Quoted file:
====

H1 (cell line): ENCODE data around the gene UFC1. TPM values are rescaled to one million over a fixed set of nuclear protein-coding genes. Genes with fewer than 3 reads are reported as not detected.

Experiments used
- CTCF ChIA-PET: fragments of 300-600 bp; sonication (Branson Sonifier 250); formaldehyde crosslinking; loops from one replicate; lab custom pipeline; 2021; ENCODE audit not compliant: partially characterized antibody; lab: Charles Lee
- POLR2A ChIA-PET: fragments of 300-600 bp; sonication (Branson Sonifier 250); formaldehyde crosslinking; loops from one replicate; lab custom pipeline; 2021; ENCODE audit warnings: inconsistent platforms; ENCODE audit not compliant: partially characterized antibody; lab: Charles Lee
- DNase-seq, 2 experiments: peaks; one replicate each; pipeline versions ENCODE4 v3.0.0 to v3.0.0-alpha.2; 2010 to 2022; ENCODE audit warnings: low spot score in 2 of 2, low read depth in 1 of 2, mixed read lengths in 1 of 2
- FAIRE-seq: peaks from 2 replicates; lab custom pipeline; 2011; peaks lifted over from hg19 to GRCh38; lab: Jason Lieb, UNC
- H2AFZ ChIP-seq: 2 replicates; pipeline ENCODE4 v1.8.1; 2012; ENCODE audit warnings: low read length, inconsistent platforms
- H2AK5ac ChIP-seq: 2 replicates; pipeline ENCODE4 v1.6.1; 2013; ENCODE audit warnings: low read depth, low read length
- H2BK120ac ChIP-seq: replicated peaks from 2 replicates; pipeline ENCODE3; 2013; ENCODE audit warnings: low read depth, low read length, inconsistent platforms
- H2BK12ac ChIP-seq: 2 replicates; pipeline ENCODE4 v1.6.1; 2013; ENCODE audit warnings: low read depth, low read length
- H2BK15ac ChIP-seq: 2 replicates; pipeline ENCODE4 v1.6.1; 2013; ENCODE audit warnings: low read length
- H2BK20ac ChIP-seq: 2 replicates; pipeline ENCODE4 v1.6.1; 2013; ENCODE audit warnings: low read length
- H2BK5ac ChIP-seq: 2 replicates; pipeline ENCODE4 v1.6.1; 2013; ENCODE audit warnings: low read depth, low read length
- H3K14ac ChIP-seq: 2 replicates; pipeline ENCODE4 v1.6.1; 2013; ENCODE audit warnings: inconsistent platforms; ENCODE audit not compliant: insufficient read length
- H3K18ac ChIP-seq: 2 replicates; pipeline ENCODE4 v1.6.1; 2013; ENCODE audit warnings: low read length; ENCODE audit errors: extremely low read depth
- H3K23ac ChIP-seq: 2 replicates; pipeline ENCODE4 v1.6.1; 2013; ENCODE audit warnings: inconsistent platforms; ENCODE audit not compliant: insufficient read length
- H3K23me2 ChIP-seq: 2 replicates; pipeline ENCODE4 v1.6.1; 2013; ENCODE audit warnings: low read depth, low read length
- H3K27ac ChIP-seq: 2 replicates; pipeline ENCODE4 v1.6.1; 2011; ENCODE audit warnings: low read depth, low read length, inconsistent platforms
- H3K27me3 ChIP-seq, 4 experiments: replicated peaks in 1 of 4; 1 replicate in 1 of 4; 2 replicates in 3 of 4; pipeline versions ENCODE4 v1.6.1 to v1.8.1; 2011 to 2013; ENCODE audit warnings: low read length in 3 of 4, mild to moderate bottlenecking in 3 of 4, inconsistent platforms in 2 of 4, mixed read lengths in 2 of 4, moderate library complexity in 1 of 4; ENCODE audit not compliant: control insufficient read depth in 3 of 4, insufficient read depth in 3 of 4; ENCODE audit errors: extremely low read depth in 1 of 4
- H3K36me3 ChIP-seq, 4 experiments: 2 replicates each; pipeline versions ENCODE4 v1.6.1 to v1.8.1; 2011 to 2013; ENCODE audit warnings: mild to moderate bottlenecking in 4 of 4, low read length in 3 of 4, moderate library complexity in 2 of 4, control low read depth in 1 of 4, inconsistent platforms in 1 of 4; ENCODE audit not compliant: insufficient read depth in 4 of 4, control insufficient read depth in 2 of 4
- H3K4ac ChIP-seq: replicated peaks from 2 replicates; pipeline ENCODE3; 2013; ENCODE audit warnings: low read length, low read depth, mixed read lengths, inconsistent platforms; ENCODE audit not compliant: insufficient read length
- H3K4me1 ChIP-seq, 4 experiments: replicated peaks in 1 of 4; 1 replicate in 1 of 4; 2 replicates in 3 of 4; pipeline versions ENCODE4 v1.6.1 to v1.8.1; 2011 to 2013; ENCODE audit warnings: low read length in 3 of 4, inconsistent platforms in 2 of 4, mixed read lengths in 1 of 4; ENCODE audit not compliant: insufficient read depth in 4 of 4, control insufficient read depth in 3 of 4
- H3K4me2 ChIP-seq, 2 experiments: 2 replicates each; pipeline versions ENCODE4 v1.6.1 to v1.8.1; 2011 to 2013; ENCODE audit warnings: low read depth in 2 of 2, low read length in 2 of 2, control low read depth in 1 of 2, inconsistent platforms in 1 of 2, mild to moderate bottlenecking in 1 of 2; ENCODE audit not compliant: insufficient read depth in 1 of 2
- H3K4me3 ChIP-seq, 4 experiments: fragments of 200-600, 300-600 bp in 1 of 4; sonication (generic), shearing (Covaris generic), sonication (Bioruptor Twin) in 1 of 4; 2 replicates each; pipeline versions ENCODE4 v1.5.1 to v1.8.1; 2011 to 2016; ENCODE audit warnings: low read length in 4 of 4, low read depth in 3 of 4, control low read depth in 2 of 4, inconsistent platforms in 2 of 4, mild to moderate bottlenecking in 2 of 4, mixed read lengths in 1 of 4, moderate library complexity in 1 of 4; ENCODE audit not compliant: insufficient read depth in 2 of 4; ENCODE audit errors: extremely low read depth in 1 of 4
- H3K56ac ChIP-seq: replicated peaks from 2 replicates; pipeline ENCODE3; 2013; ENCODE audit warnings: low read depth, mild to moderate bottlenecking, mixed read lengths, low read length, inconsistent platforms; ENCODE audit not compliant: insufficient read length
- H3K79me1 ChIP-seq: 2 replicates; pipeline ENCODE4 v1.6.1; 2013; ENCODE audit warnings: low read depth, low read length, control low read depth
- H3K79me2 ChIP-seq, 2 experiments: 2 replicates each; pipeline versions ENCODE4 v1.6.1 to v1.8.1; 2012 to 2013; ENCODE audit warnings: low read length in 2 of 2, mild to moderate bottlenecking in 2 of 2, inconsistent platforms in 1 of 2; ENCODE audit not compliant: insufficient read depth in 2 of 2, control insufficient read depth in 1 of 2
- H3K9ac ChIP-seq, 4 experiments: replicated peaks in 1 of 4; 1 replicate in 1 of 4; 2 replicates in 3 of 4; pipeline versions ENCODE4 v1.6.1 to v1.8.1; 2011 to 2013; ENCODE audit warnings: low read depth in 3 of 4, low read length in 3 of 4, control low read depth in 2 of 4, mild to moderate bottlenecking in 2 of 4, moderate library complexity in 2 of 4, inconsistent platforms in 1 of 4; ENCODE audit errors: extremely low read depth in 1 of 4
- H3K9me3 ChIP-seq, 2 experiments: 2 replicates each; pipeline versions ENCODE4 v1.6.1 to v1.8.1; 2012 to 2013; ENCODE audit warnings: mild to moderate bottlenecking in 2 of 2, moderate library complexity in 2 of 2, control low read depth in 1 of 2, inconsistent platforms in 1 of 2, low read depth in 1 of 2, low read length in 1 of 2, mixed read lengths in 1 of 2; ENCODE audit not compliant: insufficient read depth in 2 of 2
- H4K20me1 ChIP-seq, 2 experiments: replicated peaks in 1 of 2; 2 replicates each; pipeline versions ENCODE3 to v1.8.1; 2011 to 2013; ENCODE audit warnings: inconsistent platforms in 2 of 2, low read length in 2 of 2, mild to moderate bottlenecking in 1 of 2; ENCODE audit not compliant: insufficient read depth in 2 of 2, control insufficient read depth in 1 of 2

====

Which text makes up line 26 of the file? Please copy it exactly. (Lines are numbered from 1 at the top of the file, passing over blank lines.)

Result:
- H3K79me1 ChIP-seq: 2 replicates; pipeline ENCODE4 v1.6.1; 2013; ENCODE audit warnings: low read depth, low read length, control low read depth